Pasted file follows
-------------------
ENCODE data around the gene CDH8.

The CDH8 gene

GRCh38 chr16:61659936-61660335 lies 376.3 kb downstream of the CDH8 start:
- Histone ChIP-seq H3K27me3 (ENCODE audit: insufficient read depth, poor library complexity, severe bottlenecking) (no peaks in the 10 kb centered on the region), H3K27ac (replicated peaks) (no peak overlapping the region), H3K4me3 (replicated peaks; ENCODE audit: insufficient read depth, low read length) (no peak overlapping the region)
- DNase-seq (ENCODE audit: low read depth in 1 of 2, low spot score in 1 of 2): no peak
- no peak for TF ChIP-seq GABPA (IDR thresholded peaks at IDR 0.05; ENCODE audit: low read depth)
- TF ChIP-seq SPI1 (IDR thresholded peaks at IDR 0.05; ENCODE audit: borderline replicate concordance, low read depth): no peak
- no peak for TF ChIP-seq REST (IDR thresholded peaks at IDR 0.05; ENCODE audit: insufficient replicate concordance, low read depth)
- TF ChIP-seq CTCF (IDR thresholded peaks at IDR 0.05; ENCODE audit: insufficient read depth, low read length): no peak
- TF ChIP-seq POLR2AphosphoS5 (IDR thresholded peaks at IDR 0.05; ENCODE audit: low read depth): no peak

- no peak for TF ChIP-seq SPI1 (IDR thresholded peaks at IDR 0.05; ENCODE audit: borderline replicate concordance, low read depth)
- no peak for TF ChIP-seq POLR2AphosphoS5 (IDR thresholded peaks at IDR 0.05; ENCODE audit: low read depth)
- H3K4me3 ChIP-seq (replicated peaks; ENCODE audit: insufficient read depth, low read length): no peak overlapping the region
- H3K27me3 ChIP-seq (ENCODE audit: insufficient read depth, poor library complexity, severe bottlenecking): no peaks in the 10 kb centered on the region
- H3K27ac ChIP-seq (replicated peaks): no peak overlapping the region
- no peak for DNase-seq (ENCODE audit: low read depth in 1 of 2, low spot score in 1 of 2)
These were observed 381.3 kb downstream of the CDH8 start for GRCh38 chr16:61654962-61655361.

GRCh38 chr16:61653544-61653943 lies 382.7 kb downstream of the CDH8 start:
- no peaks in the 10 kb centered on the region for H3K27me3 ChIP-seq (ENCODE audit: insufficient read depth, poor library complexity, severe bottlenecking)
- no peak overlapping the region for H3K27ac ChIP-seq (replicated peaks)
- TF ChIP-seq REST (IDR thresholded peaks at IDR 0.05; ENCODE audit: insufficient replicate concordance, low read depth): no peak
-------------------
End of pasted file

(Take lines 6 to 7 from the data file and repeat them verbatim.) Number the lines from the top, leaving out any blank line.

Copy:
- no peak for TF ChIP-seq GABPA (IDR thresholded peaks at IDR 0.05; ENCODE audit: low read depth)
- TF ChIP-seq SPI1 (IDR thresholded peaks at IDR 0.05; ENCODE audit: borderline replicate concordance, low read depth): no peak